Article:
Summary Report - 2nd Quarter, 1999
The Office of Natural Gas & Petroleum Import & Export Activities prepares quarterly reports showing natural gas import and export activity. Companies are required, as a condition of their authorizations, to file quarterly reports. This report is for the second quarter of 1999 (April through June).
Attachment A shows the percentage of takes to maximum firm contract levels and the weighted average per unit price for each of the long-term importers during the five most recent reporting quarters.
Attachment B shows volumes and prices of gas purchased by long-term importers and exporters during the past 12 months.
Attachment C shows volume and price data for gas imported on a short-term or spot market basis.
Attachment D shows the gas exported on a short-term or spot market basis to Canada and Mexico.
Second Quarter Highlights: As illustrated in the chart below, there were dramatic increases in activity compared to the second quarter of 1998.
See details below for more information.
The Northern Border Pipeline Expansion continued to have a significant impact on natural gas import trade. The average daily throughput for the first 6 months of 1999 increased over 36 percent or by 562 MMcf per day compared to the first 6 months of 1998 (2,102 v. 1,540 MMcf per day). This increased throughput on the Northern Border Pipeline seems to have resulted in reduced gas flows on the PG&E-GT-NW Pipeline where throughput for the first 6 months of 1999 declined by 279 MMcf per day or 12 percent compared to last year's level during the same time period (2,146 v. 2,425 MMcf per day).
One new long-term import contract was activated. In May, Distrigas Corporation (Distrigas) began importing LNG from Trinidad. The LNG originated from the newly operational Atlantic LNG export facility in Point Fortin, Trinidad. Distrigas will market this gas to various customers in the Northeast.
Mexican imports reached a record high since the fall of 1984. For the first 6 months of 1999, Mexican imports totaled 26.1 Bcf, which is over triple the amount imported during the first 6 months of 1998 (7.4 Bcf). Although the import volume is relatively modest, it already has exceeded the annual imports for the past 14 years.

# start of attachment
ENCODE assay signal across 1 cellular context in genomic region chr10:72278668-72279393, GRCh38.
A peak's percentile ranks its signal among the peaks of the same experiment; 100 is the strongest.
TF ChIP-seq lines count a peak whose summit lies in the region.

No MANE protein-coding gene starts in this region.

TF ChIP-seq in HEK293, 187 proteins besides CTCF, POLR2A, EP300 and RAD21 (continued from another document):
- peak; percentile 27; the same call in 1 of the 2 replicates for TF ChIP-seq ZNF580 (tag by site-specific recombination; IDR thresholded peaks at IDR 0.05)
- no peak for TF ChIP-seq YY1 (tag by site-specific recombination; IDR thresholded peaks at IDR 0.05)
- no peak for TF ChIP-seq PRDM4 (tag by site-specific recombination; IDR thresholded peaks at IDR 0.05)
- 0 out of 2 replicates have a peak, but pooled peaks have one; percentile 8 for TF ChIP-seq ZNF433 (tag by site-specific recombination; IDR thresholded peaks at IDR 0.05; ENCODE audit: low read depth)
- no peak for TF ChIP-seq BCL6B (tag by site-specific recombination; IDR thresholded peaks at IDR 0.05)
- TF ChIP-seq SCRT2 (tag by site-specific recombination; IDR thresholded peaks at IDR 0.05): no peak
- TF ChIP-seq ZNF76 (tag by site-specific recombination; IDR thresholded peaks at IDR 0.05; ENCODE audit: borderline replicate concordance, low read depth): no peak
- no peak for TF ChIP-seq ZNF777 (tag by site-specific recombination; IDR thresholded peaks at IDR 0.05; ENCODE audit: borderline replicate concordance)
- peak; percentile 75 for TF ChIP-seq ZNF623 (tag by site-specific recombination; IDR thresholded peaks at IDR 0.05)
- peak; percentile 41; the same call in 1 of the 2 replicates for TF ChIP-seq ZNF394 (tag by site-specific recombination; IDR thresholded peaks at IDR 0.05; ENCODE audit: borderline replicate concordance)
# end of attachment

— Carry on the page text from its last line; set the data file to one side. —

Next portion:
Second Quarter Data: Long-term imports for the quarter totaled 357.8 Bcf, up from the second quarter of 1998 (350.0 Bcf). Long-term Canadian imports totaled 333.9 Bcf, which is just slightly less than the second quarter of 1998 (335.1 Bcf). The average price of this gas was $2.12 per MMBtu, which is 11 cents or 5 percent higher than the preceding quarter and 6 cents lower than the second quarter of 1998. Under LNG long-term imports, Distrigas imported 6.5 Bcf from Algeria at $2.18 per MMBtu and 10.65 Bcf from Trinidad at $1.90 per MMBtu. Duke Energy LNG Sales, Inc. (Duke) imported 6.8 Bcf from Algeria at $2.00 per MMBtu.
During the second quarter, 83 companies used short-term authorizations to import 469.2 Bcf of gas. This volume represents an 18 percent increase compared to the short-term imports of the second quarter of 1998 (398.9 Bcf). Of the total imported this quarter, 443.7 Bcf was imported from Canada at an average price of $1.92 per MMBtu, compared to 392.0 Bcf at $1.71 per MMBtu in the second quarter of 1998, and 484.5 Bcf at $1.76 in the previous quarter. Imports from Mexico totaled 16.0 Bcf and had an average price of $2.01 per MMBtu. This compares to 4.1 Bcf at $2.30 in the second quarter of 1998 and 10.0 Bcf at $1.71 in the previous quarter. Under short-term LNG import contracts, Distrigas imported 1.5 Bcf from Trinidad at $1.92 per MMBtu. Duke imported 0.8 Bcf from Algeria at $2.00 per MMBtu and 4.9 Bcf from Qatar at an average price of $1.71 per MMBtu. CMS Marketing Services and Trading Company imported 2.3 Bcf from Australia at $2.01 per MMBtu.
Approximately 32 percent of the short-term Canadian imports occurred at Eastport, Idaho, at an average price of $1.82 per MMBtu; 25 percent at Port of Morgan, Montana at $1.84 per MMBtu; 16 percent at Sumas, Washington, at $1.83 per MMBtu; 11 percent at Noyes, Minnesota, at $2.05 per MMBtu; 9 percent at Niagara Falls, New York, at $2.34 per MMBtu; 4 percent at Waddington, New York, at $2.24 per MMBtu; and 3 percent at other entry points, at $2.10 per MMBtu.
In addition, 22 short-term export authorizations were used, exporting a total of 23.5 Bcf of gas. Six authorizations were used to export 7.0 Bcf to Canada, at an average price of $2.06 per MMBtu. Under 16 authorizations, 16.5 Bcf was exported to Mexico at $2.17 per MMBtu. Finally, 15.1 Bcf of LNG was exported to Japan at $2.52 per MMBtu (delivered).
Year to Date Data: Comparing the first two quarters of 1999 with the first two quarters of 1998, gas imports increased 10 percent, or 161 Bcf (1,710.6 v. 1,549.6 Bcf). Canadian imports increased by 7.5 percent (1,612.1 v. 1,500.1 Bcf); Mexican imports increased 290 percent (26.1 v. 6.7 Bcf); and LNG imports increased 69 percent (72.4 v. 42.8 Bcf). For the same time period, total exports decreased by 4 percent (81.4 v. 85.2 Bcf). Exports to Canada decreased by 35 percent (17.8 v. 27.3 Bcf); exports to Mexico increased by 22 percent (31.8 v. 26.0 Bcf); and LNG exports remained steady (31.8 v. 31.9 Bcf).
Any questions or comments concerning this report should be sent to Yvonne Caudillo at (202) 586-4587 or by E-mail at firstname.lastname@example.org.